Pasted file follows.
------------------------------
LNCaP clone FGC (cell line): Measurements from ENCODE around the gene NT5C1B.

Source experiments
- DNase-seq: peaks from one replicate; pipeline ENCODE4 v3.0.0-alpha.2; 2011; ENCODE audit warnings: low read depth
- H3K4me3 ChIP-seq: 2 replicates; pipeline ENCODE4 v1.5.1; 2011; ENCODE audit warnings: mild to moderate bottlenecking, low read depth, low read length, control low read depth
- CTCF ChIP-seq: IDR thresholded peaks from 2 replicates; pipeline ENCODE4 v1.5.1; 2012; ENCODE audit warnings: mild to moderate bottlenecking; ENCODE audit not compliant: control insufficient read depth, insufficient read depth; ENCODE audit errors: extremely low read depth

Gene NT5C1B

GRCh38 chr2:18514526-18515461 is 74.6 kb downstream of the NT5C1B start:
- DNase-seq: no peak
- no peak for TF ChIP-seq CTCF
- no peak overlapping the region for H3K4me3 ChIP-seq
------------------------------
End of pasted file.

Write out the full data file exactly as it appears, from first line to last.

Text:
LNCaP clone FGC (cell line): Measurements from ENCODE around the gene NT5C1B.

Source experiments
- DNase-seq: peaks from one replicate; pipeline ENCODE4 v3.0.0-alpha.2; 2011; ENCODE audit warnings: low read depth
- H3K4me3 ChIP-seq: 2 replicates; pipeline ENCODE4 v1.5.1; 2011; ENCODE audit warnings: mild to moderate bottlenecking, low read depth, low read length, control low read depth
- CTCF ChIP-seq: IDR thresholded peaks from 2 replicates; pipeline ENCODE4 v1.5.1; 2012; ENCODE audit warnings: mild to moderate bottlenecking; ENCODE audit not compliant: control insufficient read depth, insufficient read depth; ENCODE audit errors: extremely low read depth

Gene NT5C1B

GRCh38 chr2:18514526-18515461 is 74.6 kb downstream of the NT5C1B start:
- DNase-seq: no peak
- no peak for TF ChIP-seq CTCF
- no peak overlapping the region for H3K4me3 ChIP-seq